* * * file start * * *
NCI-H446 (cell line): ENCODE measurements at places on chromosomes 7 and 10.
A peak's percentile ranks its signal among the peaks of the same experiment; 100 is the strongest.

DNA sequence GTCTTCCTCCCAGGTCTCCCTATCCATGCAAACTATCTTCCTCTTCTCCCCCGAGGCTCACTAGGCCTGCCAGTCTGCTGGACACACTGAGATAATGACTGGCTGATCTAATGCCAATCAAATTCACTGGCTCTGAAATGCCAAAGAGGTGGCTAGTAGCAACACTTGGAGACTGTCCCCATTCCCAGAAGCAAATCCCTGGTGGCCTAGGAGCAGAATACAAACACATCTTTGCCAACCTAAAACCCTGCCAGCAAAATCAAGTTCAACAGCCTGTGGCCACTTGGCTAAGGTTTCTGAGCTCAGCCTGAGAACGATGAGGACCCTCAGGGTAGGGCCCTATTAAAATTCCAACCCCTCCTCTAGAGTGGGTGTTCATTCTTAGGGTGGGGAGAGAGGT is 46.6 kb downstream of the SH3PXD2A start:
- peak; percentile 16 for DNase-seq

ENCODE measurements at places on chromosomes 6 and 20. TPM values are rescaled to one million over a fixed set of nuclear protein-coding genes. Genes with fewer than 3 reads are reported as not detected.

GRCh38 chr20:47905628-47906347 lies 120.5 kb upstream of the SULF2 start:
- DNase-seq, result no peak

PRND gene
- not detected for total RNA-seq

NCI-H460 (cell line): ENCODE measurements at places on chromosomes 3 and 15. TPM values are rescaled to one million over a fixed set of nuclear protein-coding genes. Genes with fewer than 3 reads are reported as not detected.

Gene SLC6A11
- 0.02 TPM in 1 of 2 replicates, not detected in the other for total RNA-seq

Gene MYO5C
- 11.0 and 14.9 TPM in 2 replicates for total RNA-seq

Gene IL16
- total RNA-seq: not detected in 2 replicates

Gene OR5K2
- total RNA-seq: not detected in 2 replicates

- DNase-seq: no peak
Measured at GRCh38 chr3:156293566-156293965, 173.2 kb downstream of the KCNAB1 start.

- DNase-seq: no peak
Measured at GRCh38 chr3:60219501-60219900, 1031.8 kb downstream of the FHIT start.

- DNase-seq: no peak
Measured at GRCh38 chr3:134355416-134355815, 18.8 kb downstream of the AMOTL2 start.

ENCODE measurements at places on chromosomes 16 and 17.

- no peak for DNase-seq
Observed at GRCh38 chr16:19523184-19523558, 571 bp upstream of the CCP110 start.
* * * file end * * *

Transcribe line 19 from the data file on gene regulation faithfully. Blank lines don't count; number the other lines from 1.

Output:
- DNase-seq: no peak